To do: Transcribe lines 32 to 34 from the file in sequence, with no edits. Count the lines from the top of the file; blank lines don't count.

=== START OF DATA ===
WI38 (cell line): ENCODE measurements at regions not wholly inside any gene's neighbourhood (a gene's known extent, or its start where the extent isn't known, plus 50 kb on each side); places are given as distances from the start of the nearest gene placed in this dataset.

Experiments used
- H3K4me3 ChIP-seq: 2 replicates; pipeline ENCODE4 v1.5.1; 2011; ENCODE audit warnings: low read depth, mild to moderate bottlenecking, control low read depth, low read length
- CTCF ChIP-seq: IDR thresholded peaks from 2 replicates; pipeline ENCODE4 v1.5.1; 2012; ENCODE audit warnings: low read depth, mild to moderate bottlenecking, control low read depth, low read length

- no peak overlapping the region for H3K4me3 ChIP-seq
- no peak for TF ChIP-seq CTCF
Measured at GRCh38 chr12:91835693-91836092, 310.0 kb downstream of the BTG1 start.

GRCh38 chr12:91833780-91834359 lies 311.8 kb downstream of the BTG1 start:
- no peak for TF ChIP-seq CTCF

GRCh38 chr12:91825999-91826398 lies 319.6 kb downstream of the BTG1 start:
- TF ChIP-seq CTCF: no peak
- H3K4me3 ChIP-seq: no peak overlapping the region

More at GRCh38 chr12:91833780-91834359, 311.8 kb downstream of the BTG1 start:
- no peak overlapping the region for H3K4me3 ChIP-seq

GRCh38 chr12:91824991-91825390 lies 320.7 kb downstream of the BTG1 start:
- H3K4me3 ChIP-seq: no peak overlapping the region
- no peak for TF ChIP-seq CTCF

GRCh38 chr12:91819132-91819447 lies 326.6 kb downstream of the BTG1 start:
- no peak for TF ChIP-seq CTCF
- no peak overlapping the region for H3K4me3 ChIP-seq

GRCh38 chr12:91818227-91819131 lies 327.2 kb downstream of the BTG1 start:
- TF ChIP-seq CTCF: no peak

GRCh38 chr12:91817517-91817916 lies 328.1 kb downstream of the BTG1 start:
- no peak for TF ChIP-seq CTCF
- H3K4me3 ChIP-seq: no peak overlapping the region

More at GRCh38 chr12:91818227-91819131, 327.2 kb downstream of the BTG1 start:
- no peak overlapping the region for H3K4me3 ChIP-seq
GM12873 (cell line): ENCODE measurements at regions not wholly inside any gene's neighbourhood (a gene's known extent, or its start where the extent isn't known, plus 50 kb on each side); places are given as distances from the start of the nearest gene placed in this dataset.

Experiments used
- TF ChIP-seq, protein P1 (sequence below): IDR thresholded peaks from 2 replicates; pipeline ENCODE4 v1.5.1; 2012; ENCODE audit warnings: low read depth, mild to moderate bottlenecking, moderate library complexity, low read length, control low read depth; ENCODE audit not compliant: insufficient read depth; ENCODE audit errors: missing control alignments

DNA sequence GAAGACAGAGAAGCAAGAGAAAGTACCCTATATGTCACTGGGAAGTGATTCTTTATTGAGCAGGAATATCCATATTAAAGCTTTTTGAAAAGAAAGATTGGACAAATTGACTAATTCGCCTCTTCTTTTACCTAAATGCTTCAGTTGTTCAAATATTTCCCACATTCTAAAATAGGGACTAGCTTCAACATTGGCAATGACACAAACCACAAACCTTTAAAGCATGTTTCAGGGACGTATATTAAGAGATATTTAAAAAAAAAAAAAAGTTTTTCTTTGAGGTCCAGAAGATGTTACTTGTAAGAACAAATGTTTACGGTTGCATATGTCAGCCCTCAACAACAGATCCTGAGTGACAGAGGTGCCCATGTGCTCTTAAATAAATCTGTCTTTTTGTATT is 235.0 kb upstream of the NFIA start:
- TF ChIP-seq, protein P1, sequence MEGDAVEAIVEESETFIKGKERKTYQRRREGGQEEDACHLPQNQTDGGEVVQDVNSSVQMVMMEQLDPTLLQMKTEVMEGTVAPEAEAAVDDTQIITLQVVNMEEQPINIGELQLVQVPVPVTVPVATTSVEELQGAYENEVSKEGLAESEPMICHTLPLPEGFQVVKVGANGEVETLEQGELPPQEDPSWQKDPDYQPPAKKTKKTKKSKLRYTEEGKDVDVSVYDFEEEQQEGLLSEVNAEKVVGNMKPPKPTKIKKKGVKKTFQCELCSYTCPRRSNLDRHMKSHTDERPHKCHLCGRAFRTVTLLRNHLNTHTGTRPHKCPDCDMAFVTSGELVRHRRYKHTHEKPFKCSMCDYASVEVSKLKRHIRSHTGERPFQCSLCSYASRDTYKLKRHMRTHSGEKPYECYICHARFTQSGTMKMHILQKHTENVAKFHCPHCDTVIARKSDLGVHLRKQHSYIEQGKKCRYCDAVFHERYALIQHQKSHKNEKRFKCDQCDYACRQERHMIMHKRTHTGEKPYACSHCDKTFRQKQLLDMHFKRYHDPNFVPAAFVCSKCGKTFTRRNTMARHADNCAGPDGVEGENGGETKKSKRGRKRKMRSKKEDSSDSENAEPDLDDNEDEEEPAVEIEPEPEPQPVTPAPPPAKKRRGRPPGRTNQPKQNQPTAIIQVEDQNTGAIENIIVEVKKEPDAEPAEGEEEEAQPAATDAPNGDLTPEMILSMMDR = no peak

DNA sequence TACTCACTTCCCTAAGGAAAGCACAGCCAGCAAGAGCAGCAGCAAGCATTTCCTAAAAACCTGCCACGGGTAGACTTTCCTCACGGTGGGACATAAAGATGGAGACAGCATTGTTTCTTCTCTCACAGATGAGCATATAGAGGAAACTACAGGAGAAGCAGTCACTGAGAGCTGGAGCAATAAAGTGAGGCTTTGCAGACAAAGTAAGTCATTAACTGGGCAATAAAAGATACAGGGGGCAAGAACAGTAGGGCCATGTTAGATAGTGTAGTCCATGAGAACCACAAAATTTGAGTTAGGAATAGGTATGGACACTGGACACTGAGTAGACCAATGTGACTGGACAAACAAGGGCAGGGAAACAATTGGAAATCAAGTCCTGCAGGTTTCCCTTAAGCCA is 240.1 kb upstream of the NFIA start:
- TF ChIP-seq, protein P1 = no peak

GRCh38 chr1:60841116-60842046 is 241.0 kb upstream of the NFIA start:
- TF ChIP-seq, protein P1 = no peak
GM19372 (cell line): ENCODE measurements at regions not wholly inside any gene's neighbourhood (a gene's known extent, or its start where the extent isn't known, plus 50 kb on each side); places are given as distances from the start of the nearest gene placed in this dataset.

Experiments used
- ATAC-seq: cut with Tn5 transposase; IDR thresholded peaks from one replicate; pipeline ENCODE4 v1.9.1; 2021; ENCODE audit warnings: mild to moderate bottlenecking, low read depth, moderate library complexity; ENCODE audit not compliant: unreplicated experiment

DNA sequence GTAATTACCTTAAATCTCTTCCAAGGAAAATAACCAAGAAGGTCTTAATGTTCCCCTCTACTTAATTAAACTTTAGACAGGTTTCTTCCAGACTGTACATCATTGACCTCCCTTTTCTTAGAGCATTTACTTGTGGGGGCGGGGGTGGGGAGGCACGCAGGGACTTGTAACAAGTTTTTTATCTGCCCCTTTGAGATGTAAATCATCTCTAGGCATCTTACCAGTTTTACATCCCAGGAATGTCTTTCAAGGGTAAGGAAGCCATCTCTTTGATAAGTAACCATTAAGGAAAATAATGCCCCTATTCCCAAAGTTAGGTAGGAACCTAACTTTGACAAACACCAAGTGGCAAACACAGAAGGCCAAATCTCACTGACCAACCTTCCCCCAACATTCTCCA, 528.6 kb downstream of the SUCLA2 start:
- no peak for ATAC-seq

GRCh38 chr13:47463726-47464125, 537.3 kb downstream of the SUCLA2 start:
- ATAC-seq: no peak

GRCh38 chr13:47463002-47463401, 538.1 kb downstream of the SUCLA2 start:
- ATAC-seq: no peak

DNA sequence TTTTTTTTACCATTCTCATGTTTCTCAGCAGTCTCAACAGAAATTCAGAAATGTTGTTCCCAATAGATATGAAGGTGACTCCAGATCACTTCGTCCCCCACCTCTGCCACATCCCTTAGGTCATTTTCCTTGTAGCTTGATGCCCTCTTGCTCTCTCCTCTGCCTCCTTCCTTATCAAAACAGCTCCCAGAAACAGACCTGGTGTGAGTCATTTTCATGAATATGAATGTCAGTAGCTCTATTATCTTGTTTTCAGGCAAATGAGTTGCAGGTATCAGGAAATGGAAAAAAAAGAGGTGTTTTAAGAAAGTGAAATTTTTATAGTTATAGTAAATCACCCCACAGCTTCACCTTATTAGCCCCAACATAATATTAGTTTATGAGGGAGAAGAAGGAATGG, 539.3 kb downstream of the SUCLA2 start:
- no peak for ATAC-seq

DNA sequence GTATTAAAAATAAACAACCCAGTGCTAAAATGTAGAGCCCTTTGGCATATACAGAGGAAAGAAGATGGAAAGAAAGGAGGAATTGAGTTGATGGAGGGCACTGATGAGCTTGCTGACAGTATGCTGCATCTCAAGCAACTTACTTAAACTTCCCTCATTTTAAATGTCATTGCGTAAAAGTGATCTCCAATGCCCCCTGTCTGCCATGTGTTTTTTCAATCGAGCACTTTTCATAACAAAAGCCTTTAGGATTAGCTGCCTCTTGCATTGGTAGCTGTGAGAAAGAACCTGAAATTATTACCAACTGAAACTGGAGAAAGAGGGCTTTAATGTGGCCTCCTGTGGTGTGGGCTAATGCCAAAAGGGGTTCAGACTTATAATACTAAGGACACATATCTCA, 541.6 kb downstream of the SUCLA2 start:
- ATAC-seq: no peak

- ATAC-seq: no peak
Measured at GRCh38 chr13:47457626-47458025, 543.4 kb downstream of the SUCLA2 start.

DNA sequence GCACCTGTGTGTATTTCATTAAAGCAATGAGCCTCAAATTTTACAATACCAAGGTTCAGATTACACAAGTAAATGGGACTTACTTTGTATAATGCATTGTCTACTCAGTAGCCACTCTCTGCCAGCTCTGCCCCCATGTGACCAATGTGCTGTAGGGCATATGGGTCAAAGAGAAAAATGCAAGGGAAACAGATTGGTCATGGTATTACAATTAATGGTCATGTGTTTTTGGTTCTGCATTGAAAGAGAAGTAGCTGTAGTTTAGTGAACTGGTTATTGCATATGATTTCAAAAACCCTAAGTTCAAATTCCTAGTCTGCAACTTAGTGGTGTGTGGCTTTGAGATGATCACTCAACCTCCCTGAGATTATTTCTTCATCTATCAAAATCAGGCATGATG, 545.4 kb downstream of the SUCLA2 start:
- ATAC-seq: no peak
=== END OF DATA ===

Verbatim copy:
- TF ChIP-seq, protein P1, sequence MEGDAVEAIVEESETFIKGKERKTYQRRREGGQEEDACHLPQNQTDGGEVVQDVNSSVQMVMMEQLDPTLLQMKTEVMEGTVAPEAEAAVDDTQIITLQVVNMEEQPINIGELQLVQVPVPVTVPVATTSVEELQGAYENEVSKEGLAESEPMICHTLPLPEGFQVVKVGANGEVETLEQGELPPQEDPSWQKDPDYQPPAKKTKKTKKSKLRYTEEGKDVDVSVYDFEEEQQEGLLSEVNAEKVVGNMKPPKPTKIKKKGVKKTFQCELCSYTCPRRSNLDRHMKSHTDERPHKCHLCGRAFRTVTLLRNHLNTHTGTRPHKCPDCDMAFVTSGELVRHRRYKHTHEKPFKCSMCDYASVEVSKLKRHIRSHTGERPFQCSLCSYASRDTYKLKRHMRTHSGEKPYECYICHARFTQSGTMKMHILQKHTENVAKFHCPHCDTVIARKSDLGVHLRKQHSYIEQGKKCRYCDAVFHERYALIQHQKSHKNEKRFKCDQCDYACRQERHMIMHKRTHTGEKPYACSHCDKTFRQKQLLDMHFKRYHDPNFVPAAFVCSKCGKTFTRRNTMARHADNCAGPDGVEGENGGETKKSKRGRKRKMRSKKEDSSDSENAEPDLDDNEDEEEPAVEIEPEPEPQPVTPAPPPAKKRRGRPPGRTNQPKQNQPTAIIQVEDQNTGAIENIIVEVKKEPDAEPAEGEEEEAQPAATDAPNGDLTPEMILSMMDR = no peak

DNA sequence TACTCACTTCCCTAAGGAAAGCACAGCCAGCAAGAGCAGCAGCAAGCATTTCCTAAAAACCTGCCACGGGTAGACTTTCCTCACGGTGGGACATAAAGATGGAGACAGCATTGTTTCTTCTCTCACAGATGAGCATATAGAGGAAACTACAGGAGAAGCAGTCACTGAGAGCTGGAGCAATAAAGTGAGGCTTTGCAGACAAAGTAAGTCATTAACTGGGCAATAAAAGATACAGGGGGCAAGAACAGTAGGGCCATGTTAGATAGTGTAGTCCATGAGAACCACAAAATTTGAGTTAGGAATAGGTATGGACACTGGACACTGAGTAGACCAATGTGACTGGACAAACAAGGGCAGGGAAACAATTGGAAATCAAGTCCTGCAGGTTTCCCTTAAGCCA is 240.1 kb upstream of the NFIA start:
- TF ChIP-seq, protein P1 = no peak